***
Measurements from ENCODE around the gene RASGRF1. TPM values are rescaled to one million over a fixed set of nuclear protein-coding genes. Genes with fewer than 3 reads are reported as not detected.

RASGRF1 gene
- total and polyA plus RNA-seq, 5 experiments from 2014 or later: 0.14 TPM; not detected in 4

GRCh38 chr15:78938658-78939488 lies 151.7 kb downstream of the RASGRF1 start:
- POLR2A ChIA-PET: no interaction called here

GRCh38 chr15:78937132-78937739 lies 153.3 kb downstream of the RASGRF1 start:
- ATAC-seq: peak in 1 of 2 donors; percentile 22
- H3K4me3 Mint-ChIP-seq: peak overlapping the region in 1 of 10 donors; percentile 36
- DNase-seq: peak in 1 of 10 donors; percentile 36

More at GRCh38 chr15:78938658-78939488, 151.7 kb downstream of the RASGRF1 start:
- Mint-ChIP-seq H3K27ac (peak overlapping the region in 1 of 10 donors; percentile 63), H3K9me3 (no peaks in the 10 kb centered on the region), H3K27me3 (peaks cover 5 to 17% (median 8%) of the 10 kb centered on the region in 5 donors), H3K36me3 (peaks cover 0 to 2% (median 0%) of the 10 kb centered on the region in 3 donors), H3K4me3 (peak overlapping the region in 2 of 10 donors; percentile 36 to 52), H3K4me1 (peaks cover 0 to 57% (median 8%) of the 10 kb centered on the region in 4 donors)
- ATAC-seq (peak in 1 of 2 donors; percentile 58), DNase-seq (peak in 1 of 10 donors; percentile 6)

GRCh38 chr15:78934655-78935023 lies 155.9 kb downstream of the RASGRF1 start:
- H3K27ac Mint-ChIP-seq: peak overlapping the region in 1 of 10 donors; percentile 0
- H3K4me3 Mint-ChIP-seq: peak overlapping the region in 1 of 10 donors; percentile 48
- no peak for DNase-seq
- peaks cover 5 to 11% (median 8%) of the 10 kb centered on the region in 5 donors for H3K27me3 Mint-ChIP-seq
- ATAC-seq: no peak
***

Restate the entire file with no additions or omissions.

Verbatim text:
Measurements from ENCODE around the gene RASGRF1. TPM values are rescaled to one million over a fixed set of nuclear protein-coding genes. Genes with fewer than 3 reads are reported as not detected.

RASGRF1 gene
- total and polyA plus RNA-seq, 5 experiments from 2014 or later: 0.14 TPM; not detected in 4

GRCh38 chr15:78938658-78939488 lies 151.7 kb downstream of the RASGRF1 start:
- POLR2A ChIA-PET: no interaction called here

GRCh38 chr15:78937132-78937739 lies 153.3 kb downstream of the RASGRF1 start:
- ATAC-seq: peak in 1 of 2 donors; percentile 22
- H3K4me3 Mint-ChIP-seq: peak overlapping the region in 1 of 10 donors; percentile 36
- DNase-seq: peak in 1 of 10 donors; percentile 36

More at GRCh38 chr15:78938658-78939488, 151.7 kb downstream of the RASGRF1 start:
- Mint-ChIP-seq H3K27ac (peak overlapping the region in 1 of 10 donors; percentile 63), H3K9me3 (no peaks in the 10 kb centered on the region), H3K27me3 (peaks cover 5 to 17% (median 8%) of the 10 kb centered on the region in 5 donors), H3K36me3 (peaks cover 0 to 2% (median 0%) of the 10 kb centered on the region in 3 donors), H3K4me3 (peak overlapping the region in 2 of 10 donors; percentile 36 to 52), H3K4me1 (peaks cover 0 to 57% (median 8%) of the 10 kb centered on the region in 4 donors)
- ATAC-seq (peak in 1 of 2 donors; percentile 58), DNase-seq (peak in 1 of 10 donors; percentile 6)

GRCh38 chr15:78934655-78935023 lies 155.9 kb downstream of the RASGRF1 start:
- H3K27ac Mint-ChIP-seq: peak overlapping the region in 1 of 10 donors; percentile 0
- H3K4me3 Mint-ChIP-seq: peak overlapping the region in 1 of 10 donors; percentile 48
- no peak for DNase-seq
- peaks cover 5 to 11% (median 8%) of the 10 kb centered on the region in 5 donors for H3K27me3 Mint-ChIP-seq
- ATAC-seq: no peak